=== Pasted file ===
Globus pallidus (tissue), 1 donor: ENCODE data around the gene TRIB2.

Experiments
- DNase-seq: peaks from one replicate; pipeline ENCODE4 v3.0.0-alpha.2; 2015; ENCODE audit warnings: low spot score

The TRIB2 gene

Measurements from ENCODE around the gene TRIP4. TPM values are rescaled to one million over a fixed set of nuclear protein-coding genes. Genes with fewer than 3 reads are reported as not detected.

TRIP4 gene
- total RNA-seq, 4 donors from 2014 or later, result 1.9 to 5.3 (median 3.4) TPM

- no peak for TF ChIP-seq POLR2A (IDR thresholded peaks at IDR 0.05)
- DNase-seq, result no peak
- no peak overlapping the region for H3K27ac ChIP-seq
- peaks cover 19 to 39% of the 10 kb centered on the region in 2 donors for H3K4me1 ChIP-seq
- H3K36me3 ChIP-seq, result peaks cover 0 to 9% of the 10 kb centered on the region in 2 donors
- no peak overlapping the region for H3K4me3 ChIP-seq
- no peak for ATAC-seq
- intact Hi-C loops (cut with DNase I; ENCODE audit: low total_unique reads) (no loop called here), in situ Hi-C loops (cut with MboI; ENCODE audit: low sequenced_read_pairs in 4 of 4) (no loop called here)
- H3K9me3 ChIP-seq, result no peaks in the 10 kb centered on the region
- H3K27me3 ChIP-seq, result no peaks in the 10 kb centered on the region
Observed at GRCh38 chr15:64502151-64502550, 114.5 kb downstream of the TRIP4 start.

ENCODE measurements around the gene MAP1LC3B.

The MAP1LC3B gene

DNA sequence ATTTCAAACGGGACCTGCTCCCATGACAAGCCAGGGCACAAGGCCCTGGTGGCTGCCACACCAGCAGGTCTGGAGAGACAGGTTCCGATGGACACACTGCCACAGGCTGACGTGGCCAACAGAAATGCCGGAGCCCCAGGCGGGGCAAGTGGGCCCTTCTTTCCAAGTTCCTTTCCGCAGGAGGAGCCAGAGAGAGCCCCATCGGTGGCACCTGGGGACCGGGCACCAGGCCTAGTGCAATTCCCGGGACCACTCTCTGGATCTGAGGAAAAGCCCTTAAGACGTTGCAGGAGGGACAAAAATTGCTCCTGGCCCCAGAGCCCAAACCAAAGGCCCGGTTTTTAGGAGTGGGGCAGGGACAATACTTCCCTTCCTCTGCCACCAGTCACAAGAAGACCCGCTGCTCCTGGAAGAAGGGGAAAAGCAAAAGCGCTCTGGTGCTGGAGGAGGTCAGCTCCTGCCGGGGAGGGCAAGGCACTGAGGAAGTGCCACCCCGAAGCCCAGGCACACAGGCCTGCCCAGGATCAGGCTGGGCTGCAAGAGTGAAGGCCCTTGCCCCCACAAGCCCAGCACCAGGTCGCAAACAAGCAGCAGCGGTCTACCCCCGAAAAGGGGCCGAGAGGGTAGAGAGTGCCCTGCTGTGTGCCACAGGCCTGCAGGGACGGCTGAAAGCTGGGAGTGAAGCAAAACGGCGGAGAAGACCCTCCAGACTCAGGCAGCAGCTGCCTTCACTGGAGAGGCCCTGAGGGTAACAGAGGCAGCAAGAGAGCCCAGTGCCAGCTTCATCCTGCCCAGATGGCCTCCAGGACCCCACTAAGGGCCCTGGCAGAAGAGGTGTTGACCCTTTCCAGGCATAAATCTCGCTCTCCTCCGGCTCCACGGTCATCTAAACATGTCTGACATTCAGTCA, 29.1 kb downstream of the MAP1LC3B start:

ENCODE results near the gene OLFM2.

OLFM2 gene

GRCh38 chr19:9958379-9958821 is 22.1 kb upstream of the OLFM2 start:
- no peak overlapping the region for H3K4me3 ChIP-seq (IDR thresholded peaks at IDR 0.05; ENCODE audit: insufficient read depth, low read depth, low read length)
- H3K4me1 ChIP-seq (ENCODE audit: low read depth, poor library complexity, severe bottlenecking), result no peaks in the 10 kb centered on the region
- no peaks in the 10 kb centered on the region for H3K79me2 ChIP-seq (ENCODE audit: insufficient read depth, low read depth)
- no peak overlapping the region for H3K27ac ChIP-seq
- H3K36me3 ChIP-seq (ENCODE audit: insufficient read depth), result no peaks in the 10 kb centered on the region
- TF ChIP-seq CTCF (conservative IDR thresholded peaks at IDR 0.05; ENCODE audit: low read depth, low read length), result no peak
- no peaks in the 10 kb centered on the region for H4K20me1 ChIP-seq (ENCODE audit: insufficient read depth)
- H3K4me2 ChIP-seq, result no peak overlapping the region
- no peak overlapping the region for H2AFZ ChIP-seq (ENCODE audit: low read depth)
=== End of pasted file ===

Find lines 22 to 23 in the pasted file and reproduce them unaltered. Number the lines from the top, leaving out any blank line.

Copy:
ENCODE results near the gene OLFM2.

OLFM2 gene